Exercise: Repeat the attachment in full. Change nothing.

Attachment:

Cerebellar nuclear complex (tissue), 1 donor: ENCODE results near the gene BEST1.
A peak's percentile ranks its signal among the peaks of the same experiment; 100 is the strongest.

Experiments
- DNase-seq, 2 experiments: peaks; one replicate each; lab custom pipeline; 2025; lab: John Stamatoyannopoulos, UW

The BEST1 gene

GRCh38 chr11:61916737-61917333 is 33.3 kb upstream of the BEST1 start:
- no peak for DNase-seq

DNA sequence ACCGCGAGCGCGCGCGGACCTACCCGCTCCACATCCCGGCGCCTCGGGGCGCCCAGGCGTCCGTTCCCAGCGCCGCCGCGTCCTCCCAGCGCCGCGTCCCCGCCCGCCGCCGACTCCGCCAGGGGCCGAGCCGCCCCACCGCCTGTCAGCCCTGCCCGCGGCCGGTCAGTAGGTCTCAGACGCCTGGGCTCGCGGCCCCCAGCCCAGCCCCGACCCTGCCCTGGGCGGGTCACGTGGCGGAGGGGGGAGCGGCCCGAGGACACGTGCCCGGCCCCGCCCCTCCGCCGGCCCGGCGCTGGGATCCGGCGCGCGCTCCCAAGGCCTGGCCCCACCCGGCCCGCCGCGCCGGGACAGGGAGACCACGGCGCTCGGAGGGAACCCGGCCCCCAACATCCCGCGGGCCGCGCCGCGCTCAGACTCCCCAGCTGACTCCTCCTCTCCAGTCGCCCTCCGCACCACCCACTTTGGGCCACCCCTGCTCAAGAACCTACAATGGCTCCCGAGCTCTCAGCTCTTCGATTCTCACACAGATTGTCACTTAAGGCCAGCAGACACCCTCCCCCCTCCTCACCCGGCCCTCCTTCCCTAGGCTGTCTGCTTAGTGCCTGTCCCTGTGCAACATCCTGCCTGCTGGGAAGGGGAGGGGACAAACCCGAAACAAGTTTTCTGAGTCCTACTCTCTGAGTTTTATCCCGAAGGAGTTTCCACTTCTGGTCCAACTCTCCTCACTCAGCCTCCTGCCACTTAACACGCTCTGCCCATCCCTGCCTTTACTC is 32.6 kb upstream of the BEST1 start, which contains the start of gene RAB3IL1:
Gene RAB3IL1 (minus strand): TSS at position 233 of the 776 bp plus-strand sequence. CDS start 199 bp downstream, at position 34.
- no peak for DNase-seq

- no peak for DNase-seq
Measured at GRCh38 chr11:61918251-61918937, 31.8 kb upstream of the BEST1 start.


Cerebellar nuclear complex (tissue), 1 donor: ENCODE results near the gene BEST1.
A peak's percentile ranks its signal among the peaks of the same experiment; 100 is the strongest.

Experiments
- DNase-seq, 2 experiments: peaks; one replicate each; lab custom pipeline; 2025; lab: John Stamatoyannopoulos, UW

The BEST1 gene

GRCh38 chr11:61916737-61917333 is 33.3 kb upstream of the BEST1 start:
- no peak for DNase-seq

DNA sequence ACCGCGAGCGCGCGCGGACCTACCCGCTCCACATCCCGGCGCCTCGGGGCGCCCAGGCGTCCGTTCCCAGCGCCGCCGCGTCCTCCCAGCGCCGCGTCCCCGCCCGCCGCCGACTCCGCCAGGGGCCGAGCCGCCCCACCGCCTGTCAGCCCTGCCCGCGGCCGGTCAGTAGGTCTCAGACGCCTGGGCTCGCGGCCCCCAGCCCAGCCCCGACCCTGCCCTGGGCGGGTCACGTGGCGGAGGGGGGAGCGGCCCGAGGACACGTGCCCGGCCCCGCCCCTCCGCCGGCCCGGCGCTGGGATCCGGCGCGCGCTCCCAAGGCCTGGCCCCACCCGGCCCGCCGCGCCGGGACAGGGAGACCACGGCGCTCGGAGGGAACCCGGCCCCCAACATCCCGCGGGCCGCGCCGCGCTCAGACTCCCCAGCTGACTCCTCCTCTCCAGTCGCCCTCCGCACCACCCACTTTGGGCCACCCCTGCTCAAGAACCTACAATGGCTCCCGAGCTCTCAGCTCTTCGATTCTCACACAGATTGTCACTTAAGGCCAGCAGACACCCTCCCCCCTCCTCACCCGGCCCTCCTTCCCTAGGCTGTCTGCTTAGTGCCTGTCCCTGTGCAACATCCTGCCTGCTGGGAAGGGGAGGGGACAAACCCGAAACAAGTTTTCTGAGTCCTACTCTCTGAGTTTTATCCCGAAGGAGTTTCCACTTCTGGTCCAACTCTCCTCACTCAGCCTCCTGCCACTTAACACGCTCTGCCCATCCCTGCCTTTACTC is 32.6 kb upstream of the BEST1 start, which contains the start of gene RAB3IL1:
Gene RAB3IL1 (minus strand): TSS at position 233 of the 776 bp plus-strand sequence. CDS start 199 bp downstream, at position 34.
- no peak for DNase-seq

- no peak for DNase-seq
Measured at GRCh38 chr11:61918251-61918937, 31.8 kb upstream of the BEST1 start.